Who Pays Workers’ Comp Claims?

Apr 13, 2015 by

In recent years, the definition of “working” has changed for purposes of workers’ compensation and to cover a wider scope of workplace injuries. Aside from injuries sustained when an accident happens in the workplace, physical conditions due to repetitions and those that have been aggravated over conditions in the workplace are also covered, as well as the psychological effects of the job.

Workers’ compensation is considered a no-fault system; this means regardless of whether the employee is partially at fault for the injuries, they can still receive worker’s compensation (with certain exceptions, depending on each state). One of the rising work-related injuries is caused by repeated movements of the body. Carpal tunnel syndrome which affects the hands, forearms, and wrists is the most common injury, although there are many other injuries in parts of the body that are vulnerable to repetitive motions. Because the body is not meant for doing the same movements a great number of times in a short amount period, serious case of such occupational pains can lead to a permanent disabilities. When the injury does lead to a life-long disability, LaMarca Law Group, P.C., states on its website that making a permanent disability claim would be a better option next to filing a workers’ compensation.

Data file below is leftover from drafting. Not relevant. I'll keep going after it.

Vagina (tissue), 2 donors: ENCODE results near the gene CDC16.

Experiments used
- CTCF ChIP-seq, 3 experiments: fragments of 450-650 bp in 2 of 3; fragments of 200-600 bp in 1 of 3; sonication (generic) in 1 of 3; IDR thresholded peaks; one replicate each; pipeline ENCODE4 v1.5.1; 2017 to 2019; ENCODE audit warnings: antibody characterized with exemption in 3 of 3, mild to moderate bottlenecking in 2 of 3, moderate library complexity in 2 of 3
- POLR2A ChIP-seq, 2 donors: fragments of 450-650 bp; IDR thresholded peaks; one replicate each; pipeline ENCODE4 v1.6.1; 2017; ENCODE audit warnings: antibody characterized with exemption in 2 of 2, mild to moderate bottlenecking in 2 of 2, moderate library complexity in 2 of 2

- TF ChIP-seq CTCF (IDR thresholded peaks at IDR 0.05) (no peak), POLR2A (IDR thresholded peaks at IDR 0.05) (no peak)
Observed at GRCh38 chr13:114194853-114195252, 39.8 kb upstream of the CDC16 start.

Workers’ compensation claims are often filed through the employer, and would need to be presented with evidence and proper documentation of the said injury. The report should also include how the injury occurred and the circumstances surrounding it. Medical bills, work logs, hospital reports, and pay slips can be used to provide the damage caused by injury. Should your employer refuse to pay for worker’s compensation, the website of Spiros Law, P.C., says that you may be able to file a lawsuit. The complaint should first be filed through a government agency before a private lawsuit is considered. Aside from the worker’s compensation, if the injury is determined by the court to be life-changing, disability laws can take over to aid in permanent disability benefits.

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